Dr. Brian Skotko: The presentation of Alzheimer’s in people with Down syndrome shares many of the same characteristics as the presentation of early onset Alzheimer’s [in otherwise cognitively healthy people], with a few distinguishing characteristics: One is, oftentimes in people with Down syndrome, the first presenting signs are changes in behavior or changes in personality. Perhaps the person with Down syndrome all of a sudden gets upset when things don’t happen in a certain order, or perhaps they are more anxious or perhaps they are more afraid of things that they weren’t afraid about before.
Another early sign that seems to be somewhat specific to people with Down syndrome is early-onset seizures. Seizures in an adult with Down syndrome sometimes are an ominous precursor that there might be Alzheimer’s to come. But all the other same symptoms of memory loss and some of the loss of activities of daily functioning that we would see in the adult typical population with Alzheimer’s do come afterwards and people with Down syndrome.
But I also must say that there are so many other medical conditions that could occur in people with Down syndrome that might masquerade as Alzheimer’s, and it’s important to rule those out. It’s not uncommon for us in the clinic to see an adult with Down syndrome who is having some brain fogging, or some memory loss, and we realize it’s due to severe obstructive sleep apnea. And we know how to treat that. We could treat it with continuous positive airway pressure therapy or we could treat it with surgical techniques. Once they get good oxygenated sleep and we treat the sleep apnea, their brain fog and memory loss is gone.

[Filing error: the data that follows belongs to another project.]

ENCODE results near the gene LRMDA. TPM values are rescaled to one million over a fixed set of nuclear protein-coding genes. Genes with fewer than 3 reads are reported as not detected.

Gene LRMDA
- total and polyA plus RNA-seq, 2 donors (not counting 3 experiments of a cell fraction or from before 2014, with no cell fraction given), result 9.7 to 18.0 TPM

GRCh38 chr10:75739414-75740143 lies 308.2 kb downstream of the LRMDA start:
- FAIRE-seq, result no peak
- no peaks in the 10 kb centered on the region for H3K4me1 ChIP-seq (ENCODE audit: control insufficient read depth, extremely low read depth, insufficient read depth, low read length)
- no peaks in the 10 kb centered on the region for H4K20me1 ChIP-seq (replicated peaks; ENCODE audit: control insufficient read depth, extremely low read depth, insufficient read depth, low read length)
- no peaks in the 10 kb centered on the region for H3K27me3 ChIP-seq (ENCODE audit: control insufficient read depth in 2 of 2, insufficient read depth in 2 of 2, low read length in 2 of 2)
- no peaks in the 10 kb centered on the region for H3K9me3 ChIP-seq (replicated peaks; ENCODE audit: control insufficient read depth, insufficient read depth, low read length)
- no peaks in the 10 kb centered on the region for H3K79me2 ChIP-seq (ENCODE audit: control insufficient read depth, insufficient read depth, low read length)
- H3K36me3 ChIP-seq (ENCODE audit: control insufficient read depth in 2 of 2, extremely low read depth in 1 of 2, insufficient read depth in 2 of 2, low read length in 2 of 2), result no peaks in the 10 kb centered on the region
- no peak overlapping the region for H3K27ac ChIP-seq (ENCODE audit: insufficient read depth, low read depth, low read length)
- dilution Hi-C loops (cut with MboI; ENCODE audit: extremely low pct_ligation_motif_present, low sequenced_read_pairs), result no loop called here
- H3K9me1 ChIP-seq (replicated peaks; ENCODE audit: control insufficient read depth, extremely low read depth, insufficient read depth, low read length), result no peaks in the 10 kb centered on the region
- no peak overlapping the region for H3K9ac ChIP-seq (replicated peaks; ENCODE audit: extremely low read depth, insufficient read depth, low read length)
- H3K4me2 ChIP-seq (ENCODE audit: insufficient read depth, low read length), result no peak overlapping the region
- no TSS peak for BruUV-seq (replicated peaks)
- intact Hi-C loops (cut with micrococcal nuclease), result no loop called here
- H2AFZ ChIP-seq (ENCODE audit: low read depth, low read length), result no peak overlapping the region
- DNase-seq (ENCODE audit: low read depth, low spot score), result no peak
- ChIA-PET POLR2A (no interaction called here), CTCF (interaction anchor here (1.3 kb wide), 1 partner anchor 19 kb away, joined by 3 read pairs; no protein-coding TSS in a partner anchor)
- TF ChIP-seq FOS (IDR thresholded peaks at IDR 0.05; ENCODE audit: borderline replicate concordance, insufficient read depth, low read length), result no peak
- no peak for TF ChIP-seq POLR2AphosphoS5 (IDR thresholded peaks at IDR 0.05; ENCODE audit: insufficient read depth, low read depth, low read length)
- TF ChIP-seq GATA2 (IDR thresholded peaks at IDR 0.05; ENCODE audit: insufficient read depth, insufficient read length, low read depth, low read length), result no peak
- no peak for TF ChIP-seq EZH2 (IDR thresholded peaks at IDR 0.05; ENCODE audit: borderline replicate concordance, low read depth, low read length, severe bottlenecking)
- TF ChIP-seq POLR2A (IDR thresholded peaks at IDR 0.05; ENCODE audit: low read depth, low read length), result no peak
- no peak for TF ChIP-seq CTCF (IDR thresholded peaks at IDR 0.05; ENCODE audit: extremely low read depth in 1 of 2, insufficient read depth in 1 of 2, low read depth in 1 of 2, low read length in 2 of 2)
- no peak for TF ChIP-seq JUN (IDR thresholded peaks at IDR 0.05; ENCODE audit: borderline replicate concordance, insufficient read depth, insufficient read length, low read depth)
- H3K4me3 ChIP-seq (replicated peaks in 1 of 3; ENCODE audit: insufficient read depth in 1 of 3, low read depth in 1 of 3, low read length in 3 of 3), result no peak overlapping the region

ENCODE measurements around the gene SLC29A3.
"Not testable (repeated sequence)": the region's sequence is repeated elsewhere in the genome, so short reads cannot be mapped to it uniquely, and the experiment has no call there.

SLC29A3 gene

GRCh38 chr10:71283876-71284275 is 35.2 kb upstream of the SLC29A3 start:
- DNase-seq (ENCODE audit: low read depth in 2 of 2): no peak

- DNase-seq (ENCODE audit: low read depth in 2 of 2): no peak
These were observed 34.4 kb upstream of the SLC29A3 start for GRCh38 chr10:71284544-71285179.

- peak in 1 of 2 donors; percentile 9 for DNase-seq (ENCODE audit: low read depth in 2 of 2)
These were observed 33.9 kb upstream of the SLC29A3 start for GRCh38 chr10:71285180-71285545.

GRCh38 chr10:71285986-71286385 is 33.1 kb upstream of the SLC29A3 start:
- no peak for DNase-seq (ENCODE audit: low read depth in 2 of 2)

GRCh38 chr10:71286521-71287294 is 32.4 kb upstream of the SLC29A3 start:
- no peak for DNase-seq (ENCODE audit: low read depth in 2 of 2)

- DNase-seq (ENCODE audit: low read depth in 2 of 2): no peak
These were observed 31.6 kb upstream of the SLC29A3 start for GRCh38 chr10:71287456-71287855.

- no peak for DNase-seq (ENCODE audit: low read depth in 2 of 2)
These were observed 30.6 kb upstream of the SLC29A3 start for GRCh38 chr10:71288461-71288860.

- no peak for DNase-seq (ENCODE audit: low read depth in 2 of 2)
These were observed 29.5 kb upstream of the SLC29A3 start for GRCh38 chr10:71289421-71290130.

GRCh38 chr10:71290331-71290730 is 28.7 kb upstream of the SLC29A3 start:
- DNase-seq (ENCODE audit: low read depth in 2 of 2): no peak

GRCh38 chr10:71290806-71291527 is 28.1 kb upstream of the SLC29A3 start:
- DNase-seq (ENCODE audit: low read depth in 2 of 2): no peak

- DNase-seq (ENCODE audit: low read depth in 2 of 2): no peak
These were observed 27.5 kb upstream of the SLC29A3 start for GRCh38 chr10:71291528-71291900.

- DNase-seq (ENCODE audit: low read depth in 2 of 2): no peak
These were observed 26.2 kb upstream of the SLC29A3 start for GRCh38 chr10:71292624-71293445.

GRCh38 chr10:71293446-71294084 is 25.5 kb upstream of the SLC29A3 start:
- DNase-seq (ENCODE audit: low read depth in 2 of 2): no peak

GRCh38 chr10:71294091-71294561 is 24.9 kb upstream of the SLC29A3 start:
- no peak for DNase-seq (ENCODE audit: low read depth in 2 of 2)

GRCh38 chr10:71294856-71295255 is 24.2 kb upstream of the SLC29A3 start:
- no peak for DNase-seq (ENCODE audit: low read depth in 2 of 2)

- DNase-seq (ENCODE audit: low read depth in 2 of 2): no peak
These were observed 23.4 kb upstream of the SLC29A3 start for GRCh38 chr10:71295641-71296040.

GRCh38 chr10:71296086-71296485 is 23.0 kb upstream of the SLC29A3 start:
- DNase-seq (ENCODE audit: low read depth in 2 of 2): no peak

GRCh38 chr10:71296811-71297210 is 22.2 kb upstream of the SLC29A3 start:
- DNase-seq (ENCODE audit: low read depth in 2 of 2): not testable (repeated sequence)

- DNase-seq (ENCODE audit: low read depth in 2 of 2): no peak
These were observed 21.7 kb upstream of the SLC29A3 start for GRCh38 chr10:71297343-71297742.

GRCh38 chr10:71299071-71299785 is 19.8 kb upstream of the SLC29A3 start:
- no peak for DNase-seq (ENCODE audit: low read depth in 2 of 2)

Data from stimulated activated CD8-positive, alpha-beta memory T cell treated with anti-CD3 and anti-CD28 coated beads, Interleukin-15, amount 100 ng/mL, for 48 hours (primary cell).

As important as it is to make a diagnosis of Alzheimer’s disease, it’s equally important to make sure we’ve ruled out some of the other conditions that can masquerade as memory loss.
Being Patient: At what point in their lives do people with Down syndrome have plaques in their brains?
Dr. Brian Skotko: Research is still trying to untangle that, and the only way to truly know about plaques is unfortunately to do an autopsy after someone has passed. But increasingly with PET imaging and also, even with some retinal scans, we’ll be able to understand a little bit more about amyloid plaques. But some research is suggesting that as early as adolescent years, those plaques could start to accumulate in people with Down syndrome.
There have been some post-mortem autopsies done of adults with Down syndrome who have no clinical signs of dementia whatsoever. In autopsy, their brains are full of beta-amyloid plaques, so plaques alone are not the full answer to the mystery but it’s probably part of the mystery that’s leading to Alzheimer’s, at least in this population.
Being Patient: Would Alzheimer’s research of people with Down syndrome help propel the goal of finding an effective treatment for people with Alzheimer’s in the general population?
Dr. Brian Skotko: There are lots of clinical trials that are going on right now, both for the typical population with Alzheimer’s, and increasingly, for people with Down syndrome. For example, our site at Massachusetts General Hospital is participating in a phase one study to test a vaccine hoping to activate the body’s immune system to be able to attack those plaques and hopefully make those plaques start to disintegrate.
By working with people with Down syndrome and their families who might have an enriched possibility of developing Alzheimer’s disease and might have plaques more so than people in the typical population, we’re going to see what the effects are of such a vaccine on this population, which might have applicability to the general population.
The interview has been edited for length and clarity.
Contact Nicholas Chan at firstname.lastname@example.org